Everything came together for Konerko in 2010. His timing was perfect, he didn’t have to mess with his stance, he was locked in, etc. There were legitimate reasons beyond Konerko’s HR/FB and BABIP as to why he put together such a fantastic season.
Konerko’s 2010 will likely be viewed as an aberration. Just don’t call it a fluke. Calling it a fluke implies Konerko was nothing more than lucky. While luck was part of Konerko’s success, it wasn’t close to everything.
Essentially, give the man some credit.
Don’t worry, he’s probably coming back
Jerry Reinsdorf is a very loyal owner, and while he usually doesn’t meddle in personnel decisions, don’t be surprised if he has a hand in bringing Konerko back.
Kenny Williams wants Konerko back, which leads me to believe Reinsdorf will open his wallet and do anything to bring back the man who awarded him the ball that registered the final out of the 2005 World Series.
But the deep market for first basemen this offseason and Konerko’s Type A status could work in the White Sox’s favor:
Russell Branyan (mutual option)
Adam Dunn (B)
Aubrey Huff (B)
Paul Konerko (A)
Adam LaRoche (B, mutual option)
Derrek Lee (B)
Carlos Pena (B)
Add in that two premier players in Adrian Gonzalez and Prince Fielder may be on the trading block and you have a logjam of first basemen available this winter. Konerko’s the only Type A free agent first baseman, too, so if the White Sox offer him arbitration, he’ll almost certainly return to the team with a multi-year deal.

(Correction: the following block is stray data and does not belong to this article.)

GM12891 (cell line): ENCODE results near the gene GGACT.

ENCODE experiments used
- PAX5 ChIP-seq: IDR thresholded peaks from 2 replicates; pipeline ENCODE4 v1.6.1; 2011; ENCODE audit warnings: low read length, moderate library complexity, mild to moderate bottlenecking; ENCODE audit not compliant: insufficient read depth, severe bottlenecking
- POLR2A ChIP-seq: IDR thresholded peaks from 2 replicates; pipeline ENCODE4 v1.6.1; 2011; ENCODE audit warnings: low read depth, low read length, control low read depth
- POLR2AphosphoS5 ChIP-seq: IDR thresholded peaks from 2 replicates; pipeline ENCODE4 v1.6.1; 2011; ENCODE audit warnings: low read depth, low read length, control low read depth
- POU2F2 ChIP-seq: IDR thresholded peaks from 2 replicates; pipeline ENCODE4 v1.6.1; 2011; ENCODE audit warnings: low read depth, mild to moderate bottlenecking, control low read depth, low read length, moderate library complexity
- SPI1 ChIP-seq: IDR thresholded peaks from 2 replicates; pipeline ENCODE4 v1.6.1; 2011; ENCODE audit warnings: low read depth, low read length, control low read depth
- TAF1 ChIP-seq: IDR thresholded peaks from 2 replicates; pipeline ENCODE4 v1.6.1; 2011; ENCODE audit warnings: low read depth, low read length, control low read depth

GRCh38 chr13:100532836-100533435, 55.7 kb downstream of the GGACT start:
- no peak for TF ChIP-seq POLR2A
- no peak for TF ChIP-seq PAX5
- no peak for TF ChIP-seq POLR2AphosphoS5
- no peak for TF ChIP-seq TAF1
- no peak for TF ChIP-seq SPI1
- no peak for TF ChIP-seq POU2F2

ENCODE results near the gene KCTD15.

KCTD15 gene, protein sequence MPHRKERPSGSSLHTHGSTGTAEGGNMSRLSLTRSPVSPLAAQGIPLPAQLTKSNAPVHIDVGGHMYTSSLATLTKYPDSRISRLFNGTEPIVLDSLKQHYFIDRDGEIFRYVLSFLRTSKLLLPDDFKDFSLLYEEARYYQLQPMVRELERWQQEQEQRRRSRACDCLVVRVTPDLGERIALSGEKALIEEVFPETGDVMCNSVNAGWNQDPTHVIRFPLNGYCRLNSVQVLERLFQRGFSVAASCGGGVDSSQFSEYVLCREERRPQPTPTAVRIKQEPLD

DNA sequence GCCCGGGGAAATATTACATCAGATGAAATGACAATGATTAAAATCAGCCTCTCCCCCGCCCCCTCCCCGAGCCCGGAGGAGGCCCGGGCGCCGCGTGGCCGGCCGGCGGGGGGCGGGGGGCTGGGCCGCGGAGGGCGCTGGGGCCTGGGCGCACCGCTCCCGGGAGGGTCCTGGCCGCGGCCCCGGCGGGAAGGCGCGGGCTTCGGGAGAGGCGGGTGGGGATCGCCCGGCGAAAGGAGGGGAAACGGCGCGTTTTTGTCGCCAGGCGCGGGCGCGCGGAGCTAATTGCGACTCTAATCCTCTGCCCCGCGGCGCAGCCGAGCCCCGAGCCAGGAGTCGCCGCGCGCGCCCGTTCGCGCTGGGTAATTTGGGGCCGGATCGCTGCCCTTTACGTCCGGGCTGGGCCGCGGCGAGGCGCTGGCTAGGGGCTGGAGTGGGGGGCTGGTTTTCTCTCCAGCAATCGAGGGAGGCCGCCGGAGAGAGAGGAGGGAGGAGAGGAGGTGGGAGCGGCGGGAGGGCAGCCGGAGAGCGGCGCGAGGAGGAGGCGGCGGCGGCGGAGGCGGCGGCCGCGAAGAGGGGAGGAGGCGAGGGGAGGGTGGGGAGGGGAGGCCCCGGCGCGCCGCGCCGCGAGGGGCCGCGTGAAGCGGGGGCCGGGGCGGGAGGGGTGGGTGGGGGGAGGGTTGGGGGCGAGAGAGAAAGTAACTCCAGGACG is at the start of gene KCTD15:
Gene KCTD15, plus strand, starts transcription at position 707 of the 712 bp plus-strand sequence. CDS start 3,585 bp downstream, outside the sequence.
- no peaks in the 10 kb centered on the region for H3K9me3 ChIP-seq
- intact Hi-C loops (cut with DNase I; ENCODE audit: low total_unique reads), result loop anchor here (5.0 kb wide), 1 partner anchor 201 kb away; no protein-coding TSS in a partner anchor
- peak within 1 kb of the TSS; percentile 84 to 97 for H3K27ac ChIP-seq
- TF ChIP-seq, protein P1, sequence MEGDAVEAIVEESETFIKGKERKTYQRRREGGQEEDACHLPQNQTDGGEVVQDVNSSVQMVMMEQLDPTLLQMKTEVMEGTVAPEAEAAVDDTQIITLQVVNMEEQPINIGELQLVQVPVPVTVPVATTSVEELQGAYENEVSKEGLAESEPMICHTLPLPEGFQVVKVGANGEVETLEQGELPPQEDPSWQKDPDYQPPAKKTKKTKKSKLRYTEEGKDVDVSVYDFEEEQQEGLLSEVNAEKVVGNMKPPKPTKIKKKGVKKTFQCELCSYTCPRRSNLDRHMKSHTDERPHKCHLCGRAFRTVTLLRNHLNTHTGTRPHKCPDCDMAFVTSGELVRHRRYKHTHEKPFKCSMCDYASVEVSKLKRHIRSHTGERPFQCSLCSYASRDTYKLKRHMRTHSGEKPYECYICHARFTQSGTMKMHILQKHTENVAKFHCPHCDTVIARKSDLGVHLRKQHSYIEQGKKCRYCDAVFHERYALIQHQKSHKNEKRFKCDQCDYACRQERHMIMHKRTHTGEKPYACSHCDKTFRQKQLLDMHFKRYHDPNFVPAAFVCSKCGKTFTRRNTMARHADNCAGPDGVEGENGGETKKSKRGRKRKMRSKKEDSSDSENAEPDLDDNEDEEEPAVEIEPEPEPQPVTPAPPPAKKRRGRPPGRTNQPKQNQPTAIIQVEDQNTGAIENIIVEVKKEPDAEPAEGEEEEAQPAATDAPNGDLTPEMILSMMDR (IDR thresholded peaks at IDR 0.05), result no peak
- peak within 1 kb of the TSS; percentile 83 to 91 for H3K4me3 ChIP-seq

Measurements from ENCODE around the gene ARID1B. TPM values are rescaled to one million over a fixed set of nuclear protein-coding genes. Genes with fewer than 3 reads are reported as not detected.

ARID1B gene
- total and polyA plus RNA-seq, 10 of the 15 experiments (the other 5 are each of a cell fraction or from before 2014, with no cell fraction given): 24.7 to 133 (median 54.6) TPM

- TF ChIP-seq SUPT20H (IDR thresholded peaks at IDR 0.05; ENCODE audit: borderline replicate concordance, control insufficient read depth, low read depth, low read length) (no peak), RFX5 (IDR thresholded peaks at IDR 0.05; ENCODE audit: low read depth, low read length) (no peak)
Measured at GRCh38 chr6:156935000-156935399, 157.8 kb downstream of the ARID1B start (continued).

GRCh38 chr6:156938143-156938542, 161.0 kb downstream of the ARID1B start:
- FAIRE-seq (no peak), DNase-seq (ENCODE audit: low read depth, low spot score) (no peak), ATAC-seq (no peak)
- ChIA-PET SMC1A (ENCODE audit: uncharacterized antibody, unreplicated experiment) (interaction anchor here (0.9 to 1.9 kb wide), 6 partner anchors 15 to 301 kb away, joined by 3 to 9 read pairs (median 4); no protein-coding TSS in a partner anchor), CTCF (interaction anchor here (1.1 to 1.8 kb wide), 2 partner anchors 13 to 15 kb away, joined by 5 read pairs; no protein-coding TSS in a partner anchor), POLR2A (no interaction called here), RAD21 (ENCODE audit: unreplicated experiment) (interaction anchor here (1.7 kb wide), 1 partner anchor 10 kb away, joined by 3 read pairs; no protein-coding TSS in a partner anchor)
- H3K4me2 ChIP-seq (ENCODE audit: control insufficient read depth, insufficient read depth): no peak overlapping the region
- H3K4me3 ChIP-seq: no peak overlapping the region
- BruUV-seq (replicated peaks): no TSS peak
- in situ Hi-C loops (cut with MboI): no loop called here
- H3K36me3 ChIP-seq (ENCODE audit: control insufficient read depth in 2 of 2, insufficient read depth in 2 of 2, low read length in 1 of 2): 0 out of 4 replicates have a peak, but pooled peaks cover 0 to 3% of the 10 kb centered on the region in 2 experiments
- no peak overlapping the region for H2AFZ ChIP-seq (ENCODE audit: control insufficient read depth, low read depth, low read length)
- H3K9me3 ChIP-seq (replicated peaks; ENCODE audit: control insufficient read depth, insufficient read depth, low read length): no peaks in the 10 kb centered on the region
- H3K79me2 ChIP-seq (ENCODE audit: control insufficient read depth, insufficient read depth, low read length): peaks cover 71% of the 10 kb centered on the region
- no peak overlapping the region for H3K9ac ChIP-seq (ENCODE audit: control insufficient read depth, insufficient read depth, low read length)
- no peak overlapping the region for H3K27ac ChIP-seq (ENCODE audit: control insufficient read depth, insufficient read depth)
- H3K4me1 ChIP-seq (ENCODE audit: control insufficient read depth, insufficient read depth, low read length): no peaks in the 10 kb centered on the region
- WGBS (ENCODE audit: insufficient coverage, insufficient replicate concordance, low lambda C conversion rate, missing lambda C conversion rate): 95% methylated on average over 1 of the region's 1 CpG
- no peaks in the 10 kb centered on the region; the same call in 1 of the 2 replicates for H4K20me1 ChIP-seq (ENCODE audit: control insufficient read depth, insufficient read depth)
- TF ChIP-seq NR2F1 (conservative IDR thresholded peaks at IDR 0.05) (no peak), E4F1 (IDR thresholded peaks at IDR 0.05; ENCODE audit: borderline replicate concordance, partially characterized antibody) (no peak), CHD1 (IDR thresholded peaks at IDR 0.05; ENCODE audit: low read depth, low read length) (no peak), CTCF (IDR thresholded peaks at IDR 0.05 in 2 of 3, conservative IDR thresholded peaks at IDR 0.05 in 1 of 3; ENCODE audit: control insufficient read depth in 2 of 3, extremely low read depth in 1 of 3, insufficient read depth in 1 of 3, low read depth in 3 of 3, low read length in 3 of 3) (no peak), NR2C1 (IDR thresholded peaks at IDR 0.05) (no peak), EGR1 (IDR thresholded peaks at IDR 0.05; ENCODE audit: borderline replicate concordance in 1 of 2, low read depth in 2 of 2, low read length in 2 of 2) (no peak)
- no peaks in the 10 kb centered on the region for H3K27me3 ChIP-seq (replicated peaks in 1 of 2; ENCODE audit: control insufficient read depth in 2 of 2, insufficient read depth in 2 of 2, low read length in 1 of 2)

If Konerko turns down arbitration, it’s hard to see another team giving up draft picks and three years, ~$30 million for a soon-to-be 35-year-old first baseman, even if he’s coming off a career year.
As long as the White Sox offer Konerko arbitration, I’ll be 99 percent sure he’ll return.
But is that a good thing?
The White Sox aren’t going to low-ball Konerko, but he shouldn’t get the $12 million he’s earned for the last five seasons. Something along the lines of two years, $20 million with a team/mutual option for a third year at $10 million sounds about right.
If Konerko is a 2.5-win player, $10 million a year would be fair in the current market where one win=$4 million. The White Sox won’t get a bargain for Konerko’s contract, but the indirect benefits of it will add to its worth.
Namely, that indirect benefit would be to not have Dayan Viciedo supplanting Konerko in 2011—which would happen if Konerko leaves, according to Brett Ballantini. I’ll get into Viciedo later this week, but the short version is that I think Viciedo would benefit from another year in the minors as opposed to being thrown into the fire full-time next year.
Another indirect benefit would be keeping Konerko’s leadership in the clubhouse. Clubhouse leadership is almost always overrated, but I’m willing to believe someone who’s been with an organization for 12 years holds some sway as a clubhouse leader.
And, finally, while Konerko doesn’t draw crowds, losing him would be somewhat of a PR problem in an offseason where two of the four players left from the 2005 World Series team will be jettisoned.
All this leads to bringing Konerko back being the right decision. It may not be a great move, but it’s the right one to make.
- Be sure to head over to Sox Machine and participate in his South Side Satisfaction Survey for position players.
- I’m not the only one doing player reviews—be sure to check out James’ series at White Sox Observer. As James says, you shouldn’t be above reading multiple opinions on the White Sox, so read his, too.
- Mike revisits the DH decision at White Sox Mix.
- The Mets are interested in Rick Hahn for their vacant GM position.
- Jake Peavy is ahead of schedule.